The city’s commissions and boards have temporarily canceled meetings and the city council agreed Monday to have virtual meetings — including the councilors’ upcoming ward meetings — and to explore the best ways for the public to still interact with the Council, ask questions and comment on city business.
Councilwoman Ellen Burton said she has 20 years’ worth of experience running webinars and virtual meetings, and knows the technology is available to help the Council continue to host public meetings even if they cannot gather the public in-person.
“The technology like GoToMeeting is very, very usable,” Burton said. “(The Council can) do this and make it work and have interactive conversations.”
She added that giving people the ability to call in to a council meeting, instead of attending in-person, could “get more people participating.”
Anderson added that having virtual meetings will be more of a burden than regular, in-person meetings, and suggested the Council try to consolidate non-essential business into one meeting instead of spreading it out over multiple meetings.
Several Camas department heads said they have many employees who are able to work from home, and are looking into helping more city workers be able to telecommute whenever possible.
The city’s fire and police chiefs spoke to Council on Monday about their efforts to protect police officers and firefighters from contracting — or inadvertently spreading — the coronavirus during emergency calls.
Camas Police Chief Mitch Lackey said his department has requested more supplies like masks and gowns.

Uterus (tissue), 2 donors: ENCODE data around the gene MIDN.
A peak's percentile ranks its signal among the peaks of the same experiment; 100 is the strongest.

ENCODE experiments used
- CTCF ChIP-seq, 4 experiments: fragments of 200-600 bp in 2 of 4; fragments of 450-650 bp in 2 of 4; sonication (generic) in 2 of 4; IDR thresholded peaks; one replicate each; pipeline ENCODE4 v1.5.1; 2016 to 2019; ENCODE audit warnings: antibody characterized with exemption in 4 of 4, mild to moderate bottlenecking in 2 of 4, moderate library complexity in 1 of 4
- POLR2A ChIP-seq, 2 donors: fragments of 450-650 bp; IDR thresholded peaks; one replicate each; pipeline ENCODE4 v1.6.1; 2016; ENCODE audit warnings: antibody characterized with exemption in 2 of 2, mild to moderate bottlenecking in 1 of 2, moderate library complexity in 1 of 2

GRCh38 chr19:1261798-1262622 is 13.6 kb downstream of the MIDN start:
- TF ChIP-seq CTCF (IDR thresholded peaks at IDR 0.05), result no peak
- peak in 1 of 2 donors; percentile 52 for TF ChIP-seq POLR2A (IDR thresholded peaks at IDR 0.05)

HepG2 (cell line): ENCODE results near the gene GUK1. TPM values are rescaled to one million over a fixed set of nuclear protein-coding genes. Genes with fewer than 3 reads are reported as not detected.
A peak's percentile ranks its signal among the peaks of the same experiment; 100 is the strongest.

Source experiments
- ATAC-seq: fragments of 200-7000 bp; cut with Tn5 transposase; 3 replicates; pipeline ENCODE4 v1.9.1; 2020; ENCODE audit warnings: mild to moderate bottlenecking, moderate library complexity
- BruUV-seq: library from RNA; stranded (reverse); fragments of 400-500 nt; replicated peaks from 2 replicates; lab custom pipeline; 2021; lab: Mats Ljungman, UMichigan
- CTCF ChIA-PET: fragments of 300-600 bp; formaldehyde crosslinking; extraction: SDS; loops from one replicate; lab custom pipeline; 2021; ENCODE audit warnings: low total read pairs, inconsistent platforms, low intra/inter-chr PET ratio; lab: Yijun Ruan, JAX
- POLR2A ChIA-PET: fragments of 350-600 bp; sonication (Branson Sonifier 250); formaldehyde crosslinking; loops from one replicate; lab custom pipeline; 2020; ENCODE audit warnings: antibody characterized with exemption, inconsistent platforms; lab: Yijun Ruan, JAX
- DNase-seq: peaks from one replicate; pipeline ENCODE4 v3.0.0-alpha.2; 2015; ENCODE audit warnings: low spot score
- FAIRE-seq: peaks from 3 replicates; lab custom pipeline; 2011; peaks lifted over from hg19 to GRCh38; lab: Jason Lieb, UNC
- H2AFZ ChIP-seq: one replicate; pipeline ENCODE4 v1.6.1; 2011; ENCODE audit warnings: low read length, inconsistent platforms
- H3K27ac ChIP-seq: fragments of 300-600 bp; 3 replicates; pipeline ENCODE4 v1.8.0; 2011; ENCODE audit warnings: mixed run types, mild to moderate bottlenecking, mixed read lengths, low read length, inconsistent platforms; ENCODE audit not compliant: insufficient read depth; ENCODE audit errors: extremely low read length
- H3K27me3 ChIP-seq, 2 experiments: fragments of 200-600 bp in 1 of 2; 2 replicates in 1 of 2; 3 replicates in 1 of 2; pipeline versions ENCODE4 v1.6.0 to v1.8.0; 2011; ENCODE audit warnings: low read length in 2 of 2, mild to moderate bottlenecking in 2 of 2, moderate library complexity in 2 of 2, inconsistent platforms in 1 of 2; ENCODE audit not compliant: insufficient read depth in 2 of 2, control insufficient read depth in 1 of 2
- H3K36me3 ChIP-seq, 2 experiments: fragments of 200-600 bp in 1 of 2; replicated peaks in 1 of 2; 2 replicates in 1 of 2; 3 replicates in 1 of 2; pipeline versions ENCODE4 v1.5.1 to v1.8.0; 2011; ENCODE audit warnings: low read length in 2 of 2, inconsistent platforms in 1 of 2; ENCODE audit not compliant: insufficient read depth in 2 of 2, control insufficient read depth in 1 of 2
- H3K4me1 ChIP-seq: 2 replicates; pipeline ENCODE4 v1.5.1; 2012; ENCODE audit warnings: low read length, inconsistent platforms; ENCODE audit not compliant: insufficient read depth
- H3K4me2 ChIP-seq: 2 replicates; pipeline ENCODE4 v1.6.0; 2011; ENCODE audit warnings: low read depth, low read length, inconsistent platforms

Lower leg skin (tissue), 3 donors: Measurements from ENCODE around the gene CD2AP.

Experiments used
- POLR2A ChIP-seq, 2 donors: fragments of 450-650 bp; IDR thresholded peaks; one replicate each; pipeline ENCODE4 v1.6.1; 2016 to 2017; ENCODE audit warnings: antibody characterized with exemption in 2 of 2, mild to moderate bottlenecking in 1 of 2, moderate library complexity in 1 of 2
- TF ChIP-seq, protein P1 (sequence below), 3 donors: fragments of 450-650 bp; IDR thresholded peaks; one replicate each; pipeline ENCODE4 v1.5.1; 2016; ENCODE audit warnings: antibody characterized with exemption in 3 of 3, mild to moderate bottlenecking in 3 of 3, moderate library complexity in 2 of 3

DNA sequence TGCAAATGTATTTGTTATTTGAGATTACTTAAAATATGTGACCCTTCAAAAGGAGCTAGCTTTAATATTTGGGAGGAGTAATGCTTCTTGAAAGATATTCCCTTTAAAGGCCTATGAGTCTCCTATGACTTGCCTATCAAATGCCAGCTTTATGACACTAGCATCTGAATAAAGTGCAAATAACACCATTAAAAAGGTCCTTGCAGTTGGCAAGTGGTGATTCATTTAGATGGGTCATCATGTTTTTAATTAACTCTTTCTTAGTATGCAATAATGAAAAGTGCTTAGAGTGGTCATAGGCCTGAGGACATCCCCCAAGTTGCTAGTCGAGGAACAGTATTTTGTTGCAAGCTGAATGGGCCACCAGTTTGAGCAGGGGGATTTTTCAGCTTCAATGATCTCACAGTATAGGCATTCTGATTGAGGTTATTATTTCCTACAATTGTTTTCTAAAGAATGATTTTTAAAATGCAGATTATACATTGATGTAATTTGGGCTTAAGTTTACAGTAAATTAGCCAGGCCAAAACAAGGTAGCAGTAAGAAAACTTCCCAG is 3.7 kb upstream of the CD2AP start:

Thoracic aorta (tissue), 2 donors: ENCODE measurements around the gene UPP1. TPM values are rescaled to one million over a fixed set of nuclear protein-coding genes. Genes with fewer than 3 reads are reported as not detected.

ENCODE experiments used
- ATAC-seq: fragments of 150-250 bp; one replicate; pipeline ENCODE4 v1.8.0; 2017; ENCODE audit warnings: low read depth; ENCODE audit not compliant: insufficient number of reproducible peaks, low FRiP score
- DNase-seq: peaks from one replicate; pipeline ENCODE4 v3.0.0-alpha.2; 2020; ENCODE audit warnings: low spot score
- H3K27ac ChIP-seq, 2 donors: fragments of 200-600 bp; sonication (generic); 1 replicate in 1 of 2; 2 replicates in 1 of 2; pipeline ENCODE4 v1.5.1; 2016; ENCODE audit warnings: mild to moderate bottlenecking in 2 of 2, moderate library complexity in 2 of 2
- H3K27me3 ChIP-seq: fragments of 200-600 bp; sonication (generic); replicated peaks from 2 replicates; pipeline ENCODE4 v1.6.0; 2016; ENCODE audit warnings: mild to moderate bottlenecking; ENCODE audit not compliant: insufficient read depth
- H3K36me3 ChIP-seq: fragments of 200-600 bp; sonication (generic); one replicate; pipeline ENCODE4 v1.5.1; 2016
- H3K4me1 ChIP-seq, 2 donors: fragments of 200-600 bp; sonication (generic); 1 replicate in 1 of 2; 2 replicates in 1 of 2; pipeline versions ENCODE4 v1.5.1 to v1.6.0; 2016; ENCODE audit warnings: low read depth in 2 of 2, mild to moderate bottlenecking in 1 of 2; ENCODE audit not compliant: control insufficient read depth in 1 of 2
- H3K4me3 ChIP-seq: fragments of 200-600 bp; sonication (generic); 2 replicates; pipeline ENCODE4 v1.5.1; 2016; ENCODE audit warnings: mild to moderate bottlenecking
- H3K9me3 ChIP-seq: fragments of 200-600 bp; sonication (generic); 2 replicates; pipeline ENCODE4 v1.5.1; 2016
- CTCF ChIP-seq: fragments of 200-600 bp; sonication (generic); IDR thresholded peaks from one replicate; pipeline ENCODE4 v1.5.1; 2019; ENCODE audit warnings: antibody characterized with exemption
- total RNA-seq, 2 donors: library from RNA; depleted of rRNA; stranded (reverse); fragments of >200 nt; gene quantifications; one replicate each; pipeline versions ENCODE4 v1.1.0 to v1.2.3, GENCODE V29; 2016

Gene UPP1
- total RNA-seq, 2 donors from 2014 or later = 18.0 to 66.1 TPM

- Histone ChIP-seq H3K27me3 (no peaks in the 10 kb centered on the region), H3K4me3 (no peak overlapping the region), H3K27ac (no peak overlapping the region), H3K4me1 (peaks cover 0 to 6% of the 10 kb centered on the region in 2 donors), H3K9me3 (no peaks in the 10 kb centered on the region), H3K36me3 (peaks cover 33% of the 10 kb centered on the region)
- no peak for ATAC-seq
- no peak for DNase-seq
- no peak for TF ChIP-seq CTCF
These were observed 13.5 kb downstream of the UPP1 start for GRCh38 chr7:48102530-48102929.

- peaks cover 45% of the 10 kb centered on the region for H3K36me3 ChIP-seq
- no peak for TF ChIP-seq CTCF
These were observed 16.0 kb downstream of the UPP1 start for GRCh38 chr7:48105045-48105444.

“We have a normal amount, but it would be nice to have a little bit of a cushion,” Lackey said, adding that the department is in line to receive available supplies.
“We have ordered … but are in a queue,” Lackey said. “We have a small supply but would probably want to double (that amount).”
Camas-Washougal Fire Department Fire Chief Nick Swinhart said his department’s protective supplies “are good right now,” with enough N95 respirator masks for first responders to wear a fresh one to each incident.
Lackey said the pandemic situation and related requirements for first responders are changing “every couple of hours.”
“You plan for ‘A’ and, two hours from now, it’s ‘B,’ but the protocol (is the same): handle what you can by telephone while maintaining public safety,” he said.
On the fire side, Swinhart said the fire marshal’s office would meet with the public on an appointment-only basis starting March 18.
City Councilman Steven Hogan asked Lackey if local law enforcement had the ability to enforce state orders related to the coronavirus, such as the ban on gatherings of 50 or more people and on in-person dining at restaurants.
Lackey said disobeying a public health order is considered a misdemeanor crime.
“Ultimately, all law enforcement have (the ability to charge people who don’t follow public health orders with a crime) in their toolbox, but it certainly wouldn’t be the first tool,” he said. “There may be a time when some of those tools are used. I don’t think we’re at that place yet, but the infrastructure is in place if we need to.”